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Church of All Saints

A Grade I Listed Building in Milton Keynes, Milton Keynes

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Coordinates

Latitude: 52.0438 / 52°2'37"N

Longitude: -0.707 / 0°42'25"W

OS Eastings: 488774

OS Northings: 239168

OS Grid: SP887391

Mapcode National: GBR D05.VF6

Mapcode Global: VHDT1.PWLL

Entry Name: Church of All Saints

Listing Date: 17 November 1966

Grade: I

Source: Historic England

Source ID: 1125254

English Heritage Legacy ID: 45867

Location: Milton Keynes, Milton Keynes, MK10

County: Milton Keynes

Civil Parish: Milton Keynes

Built-Up Area: Milton Keynes

Traditional County: Buckinghamshire

Lieutenancy Area (Ceremonial County): Buckinghamshire

Church of England Parish: Walton, Milton Keynes

Church of England Diocese: Oxford

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Listing Text

SP 83 NE
4/80

MILTON KEYNES
WILLEN ROAD (west side)
Church of All Saints

17.11.66

I
Parish Church. C12 origins, mostly C14 probably built by Walter Keynes d. 1330. Coursed stone, plain parapets plastered, with carved grotesques, mostly of reptiles in base mould, buttressed, the buttresses at West end of nave with ogee headed niche, tympanum of East gable with restored niches, tile roof. The church consists of chancel with North aisle, nave, South porch, and tower at North East corner of nave. The chancel arch and East wall of nave are late C12, the remains of an older church. The roof and parapets were rebuilt C19 and the interior restored. The chancel has good Decorated sedilia and piscina and a priest's door, and is divided from the North aisle or chapel by an arcade of two bays. This chapel, probably the chantry of Philip Aylsbury d.1349, has an ogee piscina and an old octagonal font. The nave has three windows and door on the South side, two windows, door and tower arch on North side. All the windows have interesting Decorated tracery. The font is C19 and there is a Georgian carved and painted wood Royal Arms panel, also a chained bible 1613. The South door has a hood mould with ball flower ornament and free-hanging tracery in the arch. Beside this door is a Holy Water stoup. The South porch has open arcading of three bays on each side, the arches with tracery. The tower has three stages, a battlemented parapet and wrought iron weather vane on North East corner. In the chancel is a brass with effigy to Adam Babyngton, Rector, 1427 and there are wall monuments to C18 rectors and one to William Wooton D.D., Rector 1693-1727, probably the builder of the Rectory. According to Browne Willis the North chapel became a school in the reign of Queen Elizabeth I.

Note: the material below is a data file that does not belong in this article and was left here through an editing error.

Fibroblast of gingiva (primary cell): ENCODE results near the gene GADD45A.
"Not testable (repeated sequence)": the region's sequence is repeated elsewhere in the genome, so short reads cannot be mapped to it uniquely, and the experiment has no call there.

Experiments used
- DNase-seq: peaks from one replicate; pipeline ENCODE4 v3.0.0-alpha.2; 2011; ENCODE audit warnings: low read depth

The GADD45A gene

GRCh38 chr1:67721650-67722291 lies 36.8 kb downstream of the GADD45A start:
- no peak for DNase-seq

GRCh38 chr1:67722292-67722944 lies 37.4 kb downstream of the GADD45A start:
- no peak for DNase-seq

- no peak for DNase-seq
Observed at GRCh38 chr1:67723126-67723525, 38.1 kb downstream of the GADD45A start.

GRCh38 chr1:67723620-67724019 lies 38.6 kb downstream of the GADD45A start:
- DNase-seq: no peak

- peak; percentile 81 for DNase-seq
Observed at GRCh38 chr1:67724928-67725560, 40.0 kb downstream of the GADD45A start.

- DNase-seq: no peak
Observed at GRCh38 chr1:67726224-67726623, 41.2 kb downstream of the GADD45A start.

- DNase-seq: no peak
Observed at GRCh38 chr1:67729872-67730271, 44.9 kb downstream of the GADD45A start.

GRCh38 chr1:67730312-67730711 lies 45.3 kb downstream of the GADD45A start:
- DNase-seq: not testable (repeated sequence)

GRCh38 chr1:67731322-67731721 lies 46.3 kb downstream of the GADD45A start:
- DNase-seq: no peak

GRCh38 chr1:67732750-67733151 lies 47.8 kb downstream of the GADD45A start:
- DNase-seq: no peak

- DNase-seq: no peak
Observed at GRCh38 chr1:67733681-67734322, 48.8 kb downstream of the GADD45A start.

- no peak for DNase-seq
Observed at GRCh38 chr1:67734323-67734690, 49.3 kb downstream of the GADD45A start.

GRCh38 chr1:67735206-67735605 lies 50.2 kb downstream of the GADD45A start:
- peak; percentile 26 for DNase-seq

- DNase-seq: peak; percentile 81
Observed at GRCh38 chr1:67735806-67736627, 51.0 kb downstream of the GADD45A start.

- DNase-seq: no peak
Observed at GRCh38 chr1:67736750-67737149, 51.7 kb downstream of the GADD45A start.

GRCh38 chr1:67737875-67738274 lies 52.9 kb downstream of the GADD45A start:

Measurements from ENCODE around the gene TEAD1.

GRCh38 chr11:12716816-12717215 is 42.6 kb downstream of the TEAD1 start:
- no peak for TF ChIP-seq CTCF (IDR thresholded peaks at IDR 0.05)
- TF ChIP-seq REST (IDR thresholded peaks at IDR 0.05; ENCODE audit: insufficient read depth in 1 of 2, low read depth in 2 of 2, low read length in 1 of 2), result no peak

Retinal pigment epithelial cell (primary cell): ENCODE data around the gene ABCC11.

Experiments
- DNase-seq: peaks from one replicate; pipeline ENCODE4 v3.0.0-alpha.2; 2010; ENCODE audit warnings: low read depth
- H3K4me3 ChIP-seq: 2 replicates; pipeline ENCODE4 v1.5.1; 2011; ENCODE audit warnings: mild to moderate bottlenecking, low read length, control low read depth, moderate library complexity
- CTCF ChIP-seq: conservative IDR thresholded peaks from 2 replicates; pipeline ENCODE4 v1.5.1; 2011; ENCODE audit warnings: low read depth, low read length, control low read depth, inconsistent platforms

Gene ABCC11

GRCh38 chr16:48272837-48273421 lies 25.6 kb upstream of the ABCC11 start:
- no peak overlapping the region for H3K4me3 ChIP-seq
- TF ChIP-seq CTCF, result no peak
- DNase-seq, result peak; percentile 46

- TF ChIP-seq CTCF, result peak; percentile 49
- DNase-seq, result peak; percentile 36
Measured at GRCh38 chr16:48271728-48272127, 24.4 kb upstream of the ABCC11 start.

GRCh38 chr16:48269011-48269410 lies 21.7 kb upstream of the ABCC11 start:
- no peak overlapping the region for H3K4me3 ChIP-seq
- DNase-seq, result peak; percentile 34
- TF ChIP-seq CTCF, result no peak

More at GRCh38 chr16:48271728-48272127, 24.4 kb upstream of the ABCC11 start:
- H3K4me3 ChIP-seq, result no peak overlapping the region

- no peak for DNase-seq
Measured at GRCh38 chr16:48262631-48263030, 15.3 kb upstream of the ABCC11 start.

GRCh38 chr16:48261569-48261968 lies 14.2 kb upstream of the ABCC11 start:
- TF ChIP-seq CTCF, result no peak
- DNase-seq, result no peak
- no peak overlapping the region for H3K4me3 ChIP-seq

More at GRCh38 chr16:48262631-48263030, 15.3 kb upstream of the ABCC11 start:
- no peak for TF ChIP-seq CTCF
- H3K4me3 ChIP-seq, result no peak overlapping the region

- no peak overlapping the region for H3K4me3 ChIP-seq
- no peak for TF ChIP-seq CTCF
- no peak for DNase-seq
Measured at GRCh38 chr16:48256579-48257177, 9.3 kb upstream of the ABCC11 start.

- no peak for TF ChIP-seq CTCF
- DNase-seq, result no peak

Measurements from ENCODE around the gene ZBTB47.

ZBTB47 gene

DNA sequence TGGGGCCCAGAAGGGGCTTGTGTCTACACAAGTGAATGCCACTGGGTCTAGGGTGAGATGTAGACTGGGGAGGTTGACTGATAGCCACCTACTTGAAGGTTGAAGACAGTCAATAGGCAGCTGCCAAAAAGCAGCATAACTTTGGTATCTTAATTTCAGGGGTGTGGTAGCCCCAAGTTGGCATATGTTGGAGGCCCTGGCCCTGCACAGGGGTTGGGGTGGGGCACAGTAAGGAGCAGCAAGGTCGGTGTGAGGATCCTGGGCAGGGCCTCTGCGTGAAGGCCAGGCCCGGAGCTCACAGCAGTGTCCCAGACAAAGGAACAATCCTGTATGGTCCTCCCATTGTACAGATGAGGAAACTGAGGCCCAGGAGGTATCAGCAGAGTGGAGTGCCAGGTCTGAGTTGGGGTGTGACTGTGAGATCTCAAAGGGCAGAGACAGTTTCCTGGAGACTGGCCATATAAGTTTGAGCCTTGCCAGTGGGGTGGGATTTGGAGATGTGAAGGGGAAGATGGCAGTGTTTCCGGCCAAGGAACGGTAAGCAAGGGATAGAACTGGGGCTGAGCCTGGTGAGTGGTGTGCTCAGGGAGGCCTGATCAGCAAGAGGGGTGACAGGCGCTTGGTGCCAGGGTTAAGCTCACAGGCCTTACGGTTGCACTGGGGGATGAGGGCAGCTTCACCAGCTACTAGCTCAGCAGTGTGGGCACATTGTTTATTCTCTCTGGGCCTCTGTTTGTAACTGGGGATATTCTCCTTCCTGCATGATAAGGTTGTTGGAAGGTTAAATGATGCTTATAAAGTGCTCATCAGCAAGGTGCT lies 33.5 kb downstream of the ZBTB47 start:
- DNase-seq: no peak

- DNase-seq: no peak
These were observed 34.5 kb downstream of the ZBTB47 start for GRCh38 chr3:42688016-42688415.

RCHM II p.199. Monument 1.

Listing NGR: SP8877839166

This text is from the original listing, and may not necessarily reflect the current setting of the building.

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